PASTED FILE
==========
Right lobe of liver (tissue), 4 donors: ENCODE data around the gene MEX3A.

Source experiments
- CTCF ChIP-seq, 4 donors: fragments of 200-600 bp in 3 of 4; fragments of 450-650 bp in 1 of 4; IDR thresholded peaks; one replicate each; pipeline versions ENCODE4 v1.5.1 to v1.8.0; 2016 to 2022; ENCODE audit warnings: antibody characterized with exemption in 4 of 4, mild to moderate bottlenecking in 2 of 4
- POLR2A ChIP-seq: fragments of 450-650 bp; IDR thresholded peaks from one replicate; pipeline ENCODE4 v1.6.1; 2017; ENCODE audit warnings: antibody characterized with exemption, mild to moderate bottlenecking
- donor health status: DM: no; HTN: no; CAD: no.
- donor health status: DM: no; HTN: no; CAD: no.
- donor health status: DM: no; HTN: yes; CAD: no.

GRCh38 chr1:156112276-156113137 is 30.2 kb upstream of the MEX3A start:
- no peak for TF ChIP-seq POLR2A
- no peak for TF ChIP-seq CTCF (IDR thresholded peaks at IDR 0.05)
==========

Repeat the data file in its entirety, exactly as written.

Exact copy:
Right lobe of liver (tissue), 4 donors: ENCODE data around the gene MEX3A.

Source experiments
- CTCF ChIP-seq, 4 donors: fragments of 200-600 bp in 3 of 4; fragments of 450-650 bp in 1 of 4; IDR thresholded peaks; one replicate each; pipeline versions ENCODE4 v1.5.1 to v1.8.0; 2016 to 2022; ENCODE audit warnings: antibody characterized with exemption in 4 of 4, mild to moderate bottlenecking in 2 of 4
- POLR2A ChIP-seq: fragments of 450-650 bp; IDR thresholded peaks from one replicate; pipeline ENCODE4 v1.6.1; 2017; ENCODE audit warnings: antibody characterized with exemption, mild to moderate bottlenecking
- donor health status: DM: no; HTN: no; CAD: no.
- donor health status: DM: no; HTN: no; CAD: no.
- donor health status: DM: no; HTN: yes; CAD: no.

GRCh38 chr1:156112276-156113137 is 30.2 kb upstream of the MEX3A start:
- no peak for TF ChIP-seq POLR2A
- no peak for TF ChIP-seq CTCF (IDR thresholded peaks at IDR 0.05)